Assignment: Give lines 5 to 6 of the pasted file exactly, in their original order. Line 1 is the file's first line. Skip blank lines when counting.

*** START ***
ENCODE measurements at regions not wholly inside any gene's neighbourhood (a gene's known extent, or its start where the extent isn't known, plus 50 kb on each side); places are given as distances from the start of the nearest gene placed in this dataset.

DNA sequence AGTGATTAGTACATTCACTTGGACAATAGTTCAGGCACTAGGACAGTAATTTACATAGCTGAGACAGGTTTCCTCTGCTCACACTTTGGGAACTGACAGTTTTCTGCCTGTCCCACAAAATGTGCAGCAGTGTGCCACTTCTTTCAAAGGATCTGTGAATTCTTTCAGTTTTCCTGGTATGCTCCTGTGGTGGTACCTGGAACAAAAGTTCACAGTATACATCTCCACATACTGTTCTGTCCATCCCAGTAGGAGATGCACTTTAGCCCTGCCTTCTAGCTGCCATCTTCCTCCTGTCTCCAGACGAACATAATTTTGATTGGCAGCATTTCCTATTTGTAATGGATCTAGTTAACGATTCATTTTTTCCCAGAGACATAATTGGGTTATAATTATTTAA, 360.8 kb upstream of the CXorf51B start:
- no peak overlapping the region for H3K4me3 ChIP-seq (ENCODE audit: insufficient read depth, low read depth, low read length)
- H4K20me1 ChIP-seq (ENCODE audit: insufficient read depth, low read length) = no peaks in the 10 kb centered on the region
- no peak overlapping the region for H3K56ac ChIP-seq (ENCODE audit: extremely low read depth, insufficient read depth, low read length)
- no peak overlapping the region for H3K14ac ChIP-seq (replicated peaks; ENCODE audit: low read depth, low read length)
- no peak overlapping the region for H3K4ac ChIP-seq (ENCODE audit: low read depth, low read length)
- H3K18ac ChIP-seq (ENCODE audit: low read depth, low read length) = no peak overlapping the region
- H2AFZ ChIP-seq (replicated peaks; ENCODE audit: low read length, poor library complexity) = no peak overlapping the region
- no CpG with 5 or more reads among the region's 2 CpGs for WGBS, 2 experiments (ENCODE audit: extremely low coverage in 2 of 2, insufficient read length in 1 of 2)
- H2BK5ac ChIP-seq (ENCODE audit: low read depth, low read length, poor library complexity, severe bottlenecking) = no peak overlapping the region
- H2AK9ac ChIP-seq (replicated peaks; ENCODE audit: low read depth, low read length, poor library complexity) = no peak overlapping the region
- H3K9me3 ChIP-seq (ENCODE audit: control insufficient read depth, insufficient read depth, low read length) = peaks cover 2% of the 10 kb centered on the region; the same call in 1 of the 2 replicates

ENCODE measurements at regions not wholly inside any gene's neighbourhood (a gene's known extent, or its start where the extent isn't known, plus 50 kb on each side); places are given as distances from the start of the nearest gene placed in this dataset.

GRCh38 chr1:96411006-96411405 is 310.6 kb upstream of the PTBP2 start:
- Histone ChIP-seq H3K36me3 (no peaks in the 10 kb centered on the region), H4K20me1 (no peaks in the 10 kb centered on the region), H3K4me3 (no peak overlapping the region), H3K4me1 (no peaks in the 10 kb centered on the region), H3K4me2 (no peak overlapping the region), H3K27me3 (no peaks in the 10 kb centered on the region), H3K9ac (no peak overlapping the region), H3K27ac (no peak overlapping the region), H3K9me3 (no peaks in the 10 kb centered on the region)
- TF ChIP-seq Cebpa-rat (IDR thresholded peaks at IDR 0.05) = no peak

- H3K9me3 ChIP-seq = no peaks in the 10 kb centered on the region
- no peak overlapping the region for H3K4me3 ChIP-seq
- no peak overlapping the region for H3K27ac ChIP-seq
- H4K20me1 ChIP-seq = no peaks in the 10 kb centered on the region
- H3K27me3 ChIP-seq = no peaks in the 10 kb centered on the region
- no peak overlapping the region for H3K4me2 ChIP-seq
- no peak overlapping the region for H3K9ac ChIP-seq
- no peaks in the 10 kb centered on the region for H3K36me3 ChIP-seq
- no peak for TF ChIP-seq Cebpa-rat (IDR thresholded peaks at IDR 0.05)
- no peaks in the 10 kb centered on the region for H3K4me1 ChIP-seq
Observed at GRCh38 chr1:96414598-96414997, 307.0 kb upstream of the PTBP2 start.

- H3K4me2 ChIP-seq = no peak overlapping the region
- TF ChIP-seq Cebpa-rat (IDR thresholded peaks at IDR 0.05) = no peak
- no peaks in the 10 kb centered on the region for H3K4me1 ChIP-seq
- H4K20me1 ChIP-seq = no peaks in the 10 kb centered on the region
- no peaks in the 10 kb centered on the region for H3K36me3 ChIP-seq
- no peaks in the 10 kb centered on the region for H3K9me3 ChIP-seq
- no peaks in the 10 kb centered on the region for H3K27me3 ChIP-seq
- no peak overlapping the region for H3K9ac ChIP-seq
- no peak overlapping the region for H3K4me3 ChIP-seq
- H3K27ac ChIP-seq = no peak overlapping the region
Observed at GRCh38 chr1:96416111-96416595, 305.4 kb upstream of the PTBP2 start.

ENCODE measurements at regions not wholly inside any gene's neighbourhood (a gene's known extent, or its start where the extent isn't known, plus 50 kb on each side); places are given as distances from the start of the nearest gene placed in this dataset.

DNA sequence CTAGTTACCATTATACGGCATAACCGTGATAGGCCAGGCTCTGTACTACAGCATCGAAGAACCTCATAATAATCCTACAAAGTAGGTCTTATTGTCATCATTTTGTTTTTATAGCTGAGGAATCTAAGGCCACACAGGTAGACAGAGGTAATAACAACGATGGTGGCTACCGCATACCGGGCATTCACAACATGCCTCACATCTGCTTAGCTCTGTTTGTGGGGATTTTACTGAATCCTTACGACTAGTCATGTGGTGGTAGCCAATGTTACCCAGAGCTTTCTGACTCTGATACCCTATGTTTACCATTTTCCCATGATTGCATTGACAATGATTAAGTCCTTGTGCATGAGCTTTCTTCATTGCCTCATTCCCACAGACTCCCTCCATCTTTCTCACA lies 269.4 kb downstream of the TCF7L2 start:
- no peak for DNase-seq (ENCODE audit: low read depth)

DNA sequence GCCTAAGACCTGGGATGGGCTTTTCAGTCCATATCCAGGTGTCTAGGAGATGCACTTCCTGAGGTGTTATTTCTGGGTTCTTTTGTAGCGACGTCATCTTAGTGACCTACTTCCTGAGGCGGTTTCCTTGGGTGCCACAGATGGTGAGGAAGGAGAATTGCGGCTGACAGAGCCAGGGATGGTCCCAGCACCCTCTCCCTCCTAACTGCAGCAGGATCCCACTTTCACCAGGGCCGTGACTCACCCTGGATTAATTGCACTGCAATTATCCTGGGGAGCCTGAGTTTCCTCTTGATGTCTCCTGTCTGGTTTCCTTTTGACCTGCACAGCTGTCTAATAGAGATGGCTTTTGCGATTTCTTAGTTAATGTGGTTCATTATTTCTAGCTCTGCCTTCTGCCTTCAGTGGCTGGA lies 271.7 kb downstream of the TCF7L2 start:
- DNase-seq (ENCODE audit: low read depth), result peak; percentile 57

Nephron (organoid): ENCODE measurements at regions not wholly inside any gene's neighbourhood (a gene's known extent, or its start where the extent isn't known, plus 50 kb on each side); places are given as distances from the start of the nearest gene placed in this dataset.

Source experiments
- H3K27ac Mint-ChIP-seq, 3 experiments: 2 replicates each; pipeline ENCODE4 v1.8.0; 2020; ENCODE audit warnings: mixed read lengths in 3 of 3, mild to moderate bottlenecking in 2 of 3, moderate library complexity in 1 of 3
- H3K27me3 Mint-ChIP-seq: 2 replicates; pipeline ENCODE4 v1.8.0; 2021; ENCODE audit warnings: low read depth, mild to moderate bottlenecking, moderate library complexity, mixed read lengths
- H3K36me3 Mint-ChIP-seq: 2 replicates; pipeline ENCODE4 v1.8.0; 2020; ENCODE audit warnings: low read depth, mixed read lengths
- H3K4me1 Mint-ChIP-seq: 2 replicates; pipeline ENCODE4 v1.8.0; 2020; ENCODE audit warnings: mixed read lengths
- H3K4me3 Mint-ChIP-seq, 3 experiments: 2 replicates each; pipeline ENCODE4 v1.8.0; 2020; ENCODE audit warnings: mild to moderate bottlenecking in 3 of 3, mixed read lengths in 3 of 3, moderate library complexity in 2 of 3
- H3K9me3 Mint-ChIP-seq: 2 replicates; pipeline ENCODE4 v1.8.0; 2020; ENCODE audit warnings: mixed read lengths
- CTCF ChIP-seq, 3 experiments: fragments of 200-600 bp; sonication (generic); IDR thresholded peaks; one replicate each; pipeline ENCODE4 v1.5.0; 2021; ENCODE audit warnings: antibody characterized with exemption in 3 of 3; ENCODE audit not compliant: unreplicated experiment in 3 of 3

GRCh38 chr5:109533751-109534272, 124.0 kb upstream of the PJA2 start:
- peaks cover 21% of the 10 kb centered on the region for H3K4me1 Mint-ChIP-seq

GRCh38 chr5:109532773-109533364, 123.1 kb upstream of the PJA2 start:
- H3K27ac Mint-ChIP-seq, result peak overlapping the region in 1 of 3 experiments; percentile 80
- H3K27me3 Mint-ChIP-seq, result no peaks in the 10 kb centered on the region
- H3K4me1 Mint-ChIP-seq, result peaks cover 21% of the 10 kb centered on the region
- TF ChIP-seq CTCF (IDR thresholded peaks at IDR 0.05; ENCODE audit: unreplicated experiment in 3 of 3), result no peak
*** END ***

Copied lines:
- no peak overlapping the region for H3K56ac ChIP-seq (ENCODE audit: extremely low read depth, insufficient read depth, low read length)
- no peak overlapping the region for H3K14ac ChIP-seq (replicated peaks; ENCODE audit: low read depth, low read length)